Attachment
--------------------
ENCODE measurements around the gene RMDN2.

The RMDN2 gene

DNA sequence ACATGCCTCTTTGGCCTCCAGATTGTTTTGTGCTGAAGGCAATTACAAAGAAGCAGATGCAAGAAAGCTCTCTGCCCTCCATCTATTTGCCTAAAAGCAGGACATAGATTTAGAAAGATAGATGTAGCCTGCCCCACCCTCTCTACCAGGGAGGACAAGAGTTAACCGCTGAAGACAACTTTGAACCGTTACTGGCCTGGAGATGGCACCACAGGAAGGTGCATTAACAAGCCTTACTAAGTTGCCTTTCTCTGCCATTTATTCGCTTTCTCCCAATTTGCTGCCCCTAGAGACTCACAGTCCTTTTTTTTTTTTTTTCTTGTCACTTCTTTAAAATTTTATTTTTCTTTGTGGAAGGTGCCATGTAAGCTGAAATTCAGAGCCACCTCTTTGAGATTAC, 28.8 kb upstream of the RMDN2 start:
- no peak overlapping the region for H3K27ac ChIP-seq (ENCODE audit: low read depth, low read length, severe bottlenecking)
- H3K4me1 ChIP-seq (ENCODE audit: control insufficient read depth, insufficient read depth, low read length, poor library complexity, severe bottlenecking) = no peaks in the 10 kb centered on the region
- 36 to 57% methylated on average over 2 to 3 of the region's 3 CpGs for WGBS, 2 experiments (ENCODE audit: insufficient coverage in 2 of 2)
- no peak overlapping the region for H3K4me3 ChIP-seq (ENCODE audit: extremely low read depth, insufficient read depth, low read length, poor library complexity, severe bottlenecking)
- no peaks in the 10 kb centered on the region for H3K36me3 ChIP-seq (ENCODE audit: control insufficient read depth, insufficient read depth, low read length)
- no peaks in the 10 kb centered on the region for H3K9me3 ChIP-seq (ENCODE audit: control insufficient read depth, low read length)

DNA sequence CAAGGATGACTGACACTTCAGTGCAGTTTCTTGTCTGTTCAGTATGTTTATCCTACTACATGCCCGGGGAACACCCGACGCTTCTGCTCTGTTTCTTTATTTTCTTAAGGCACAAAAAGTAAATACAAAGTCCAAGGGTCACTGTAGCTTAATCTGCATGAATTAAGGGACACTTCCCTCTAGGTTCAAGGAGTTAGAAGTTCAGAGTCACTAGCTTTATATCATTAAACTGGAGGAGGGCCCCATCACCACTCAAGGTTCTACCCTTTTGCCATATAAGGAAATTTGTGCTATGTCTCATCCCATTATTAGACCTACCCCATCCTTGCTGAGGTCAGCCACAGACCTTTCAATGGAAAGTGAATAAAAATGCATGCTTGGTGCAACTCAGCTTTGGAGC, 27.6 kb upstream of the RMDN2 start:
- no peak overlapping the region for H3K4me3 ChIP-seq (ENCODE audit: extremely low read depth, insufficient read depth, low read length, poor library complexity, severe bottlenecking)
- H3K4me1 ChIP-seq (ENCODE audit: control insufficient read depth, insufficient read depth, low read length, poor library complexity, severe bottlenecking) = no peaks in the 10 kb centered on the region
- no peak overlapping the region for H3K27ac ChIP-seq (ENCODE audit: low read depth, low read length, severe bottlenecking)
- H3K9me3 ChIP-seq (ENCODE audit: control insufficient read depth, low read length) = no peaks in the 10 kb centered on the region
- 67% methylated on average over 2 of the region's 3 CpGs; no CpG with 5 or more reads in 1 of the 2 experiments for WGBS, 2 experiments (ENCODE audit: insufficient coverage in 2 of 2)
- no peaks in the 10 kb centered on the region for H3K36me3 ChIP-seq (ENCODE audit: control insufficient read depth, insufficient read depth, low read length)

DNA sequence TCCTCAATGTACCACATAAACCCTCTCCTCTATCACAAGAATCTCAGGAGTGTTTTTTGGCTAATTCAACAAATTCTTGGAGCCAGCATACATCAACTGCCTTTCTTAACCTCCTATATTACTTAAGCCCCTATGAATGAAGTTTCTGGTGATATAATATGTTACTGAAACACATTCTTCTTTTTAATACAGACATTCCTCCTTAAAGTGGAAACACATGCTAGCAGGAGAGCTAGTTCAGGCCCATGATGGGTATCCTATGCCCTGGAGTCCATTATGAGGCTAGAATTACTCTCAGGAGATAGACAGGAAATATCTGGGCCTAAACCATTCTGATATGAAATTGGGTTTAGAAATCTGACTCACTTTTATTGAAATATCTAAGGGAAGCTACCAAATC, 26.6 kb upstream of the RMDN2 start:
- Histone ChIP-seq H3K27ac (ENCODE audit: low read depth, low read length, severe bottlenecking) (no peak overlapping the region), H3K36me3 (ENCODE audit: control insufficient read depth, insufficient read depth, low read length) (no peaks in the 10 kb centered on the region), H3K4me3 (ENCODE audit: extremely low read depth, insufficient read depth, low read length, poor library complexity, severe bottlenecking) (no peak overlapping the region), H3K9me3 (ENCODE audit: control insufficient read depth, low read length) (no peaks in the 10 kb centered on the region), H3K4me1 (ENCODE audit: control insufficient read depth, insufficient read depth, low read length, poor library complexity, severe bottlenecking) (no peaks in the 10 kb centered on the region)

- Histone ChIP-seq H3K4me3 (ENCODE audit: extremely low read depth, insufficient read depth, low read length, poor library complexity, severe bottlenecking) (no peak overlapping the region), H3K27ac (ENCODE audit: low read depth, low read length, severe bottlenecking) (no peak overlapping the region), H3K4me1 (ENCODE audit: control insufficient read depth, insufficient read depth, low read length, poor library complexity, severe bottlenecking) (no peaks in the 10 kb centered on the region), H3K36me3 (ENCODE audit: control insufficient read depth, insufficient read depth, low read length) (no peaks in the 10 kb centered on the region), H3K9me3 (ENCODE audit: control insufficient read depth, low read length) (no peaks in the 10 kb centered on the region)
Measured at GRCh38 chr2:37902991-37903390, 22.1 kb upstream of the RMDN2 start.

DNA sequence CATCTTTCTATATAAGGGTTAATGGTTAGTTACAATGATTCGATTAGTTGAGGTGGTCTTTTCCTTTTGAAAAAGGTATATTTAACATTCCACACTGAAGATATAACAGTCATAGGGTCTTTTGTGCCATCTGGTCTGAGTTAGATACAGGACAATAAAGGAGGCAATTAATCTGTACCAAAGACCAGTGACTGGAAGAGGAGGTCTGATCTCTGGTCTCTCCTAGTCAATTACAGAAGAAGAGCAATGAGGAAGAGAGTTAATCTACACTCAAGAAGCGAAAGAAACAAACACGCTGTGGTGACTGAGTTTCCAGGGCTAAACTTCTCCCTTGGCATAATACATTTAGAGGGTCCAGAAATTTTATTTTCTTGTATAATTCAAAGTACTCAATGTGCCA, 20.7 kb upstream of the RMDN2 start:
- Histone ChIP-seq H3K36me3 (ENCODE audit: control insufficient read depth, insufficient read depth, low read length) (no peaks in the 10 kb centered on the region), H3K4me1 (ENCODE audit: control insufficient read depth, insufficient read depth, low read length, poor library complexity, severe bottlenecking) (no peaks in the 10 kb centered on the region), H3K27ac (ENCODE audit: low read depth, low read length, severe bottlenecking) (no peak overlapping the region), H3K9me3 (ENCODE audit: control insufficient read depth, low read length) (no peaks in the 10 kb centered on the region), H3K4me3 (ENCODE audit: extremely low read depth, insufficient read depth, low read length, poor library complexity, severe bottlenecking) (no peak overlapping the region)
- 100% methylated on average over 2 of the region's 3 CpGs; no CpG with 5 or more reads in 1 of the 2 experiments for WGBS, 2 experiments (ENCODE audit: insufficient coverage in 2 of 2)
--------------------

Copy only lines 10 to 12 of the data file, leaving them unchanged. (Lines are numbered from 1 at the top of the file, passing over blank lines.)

DNA sequence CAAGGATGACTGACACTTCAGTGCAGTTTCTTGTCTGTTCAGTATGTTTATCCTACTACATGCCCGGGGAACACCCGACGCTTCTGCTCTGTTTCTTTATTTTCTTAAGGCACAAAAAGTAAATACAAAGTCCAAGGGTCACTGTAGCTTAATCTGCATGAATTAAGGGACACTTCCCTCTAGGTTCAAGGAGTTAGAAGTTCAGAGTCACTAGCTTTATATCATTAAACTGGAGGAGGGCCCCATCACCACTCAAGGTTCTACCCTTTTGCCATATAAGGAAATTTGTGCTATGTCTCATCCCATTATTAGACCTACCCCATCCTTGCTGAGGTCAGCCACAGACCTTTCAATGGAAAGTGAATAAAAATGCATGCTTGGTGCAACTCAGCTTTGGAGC, 27.6 kb upstream of the RMDN2 start:
- no peak overlapping the region for H3K4me3 ChIP-seq (ENCODE audit: extremely low read depth, insufficient read depth, low read length, poor library complexity, severe bottlenecking)
- H3K4me1 ChIP-seq (ENCODE audit: control insufficient read depth, insufficient read depth, low read length, poor library complexity, severe bottlenecking) = no peaks in the 10 kb centered on the region